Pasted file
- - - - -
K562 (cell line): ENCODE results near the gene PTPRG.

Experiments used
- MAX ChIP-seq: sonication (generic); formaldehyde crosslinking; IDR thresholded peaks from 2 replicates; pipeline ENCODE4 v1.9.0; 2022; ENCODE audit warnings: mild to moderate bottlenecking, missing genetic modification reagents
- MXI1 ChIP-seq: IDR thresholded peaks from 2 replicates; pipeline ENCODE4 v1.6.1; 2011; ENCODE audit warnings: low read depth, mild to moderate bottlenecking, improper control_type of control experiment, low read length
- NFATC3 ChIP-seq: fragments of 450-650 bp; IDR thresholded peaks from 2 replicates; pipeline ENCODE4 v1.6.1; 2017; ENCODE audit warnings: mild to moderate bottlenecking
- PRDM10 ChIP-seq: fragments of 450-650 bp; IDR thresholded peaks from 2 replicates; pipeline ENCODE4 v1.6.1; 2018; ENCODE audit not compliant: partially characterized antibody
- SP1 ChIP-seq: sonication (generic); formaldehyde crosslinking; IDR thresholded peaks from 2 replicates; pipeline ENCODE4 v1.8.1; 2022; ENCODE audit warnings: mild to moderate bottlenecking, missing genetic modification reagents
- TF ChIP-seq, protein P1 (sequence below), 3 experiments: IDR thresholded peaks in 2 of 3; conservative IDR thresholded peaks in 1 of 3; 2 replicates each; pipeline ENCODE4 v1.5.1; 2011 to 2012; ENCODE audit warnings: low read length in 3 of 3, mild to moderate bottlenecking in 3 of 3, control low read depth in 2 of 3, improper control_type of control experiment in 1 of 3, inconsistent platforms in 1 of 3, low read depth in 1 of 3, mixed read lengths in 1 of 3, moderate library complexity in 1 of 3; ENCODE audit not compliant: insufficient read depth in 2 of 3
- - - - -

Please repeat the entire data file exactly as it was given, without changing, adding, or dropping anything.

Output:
K562 (cell line): ENCODE results near the gene PTPRG.

Experiments used
- MAX ChIP-seq: sonication (generic); formaldehyde crosslinking; IDR thresholded peaks from 2 replicates; pipeline ENCODE4 v1.9.0; 2022; ENCODE audit warnings: mild to moderate bottlenecking, missing genetic modification reagents
- MXI1 ChIP-seq: IDR thresholded peaks from 2 replicates; pipeline ENCODE4 v1.6.1; 2011; ENCODE audit warnings: low read depth, mild to moderate bottlenecking, improper control_type of control experiment, low read length
- NFATC3 ChIP-seq: fragments of 450-650 bp; IDR thresholded peaks from 2 replicates; pipeline ENCODE4 v1.6.1; 2017; ENCODE audit warnings: mild to moderate bottlenecking
- PRDM10 ChIP-seq: fragments of 450-650 bp; IDR thresholded peaks from 2 replicates; pipeline ENCODE4 v1.6.1; 2018; ENCODE audit not compliant: partially characterized antibody
- SP1 ChIP-seq: sonication (generic); formaldehyde crosslinking; IDR thresholded peaks from 2 replicates; pipeline ENCODE4 v1.8.1; 2022; ENCODE audit warnings: mild to moderate bottlenecking, missing genetic modification reagents
- TF ChIP-seq, protein P1 (sequence below), 3 experiments: IDR thresholded peaks in 2 of 3; conservative IDR thresholded peaks in 1 of 3; 2 replicates each; pipeline ENCODE4 v1.5.1; 2011 to 2012; ENCODE audit warnings: low read length in 3 of 3, mild to moderate bottlenecking in 3 of 3, control low read depth in 2 of 3, improper control_type of control experiment in 1 of 3, inconsistent platforms in 1 of 3, low read depth in 1 of 3, mixed read lengths in 1 of 3, moderate library complexity in 1 of 3; ENCODE audit not compliant: insufficient read depth in 2 of 3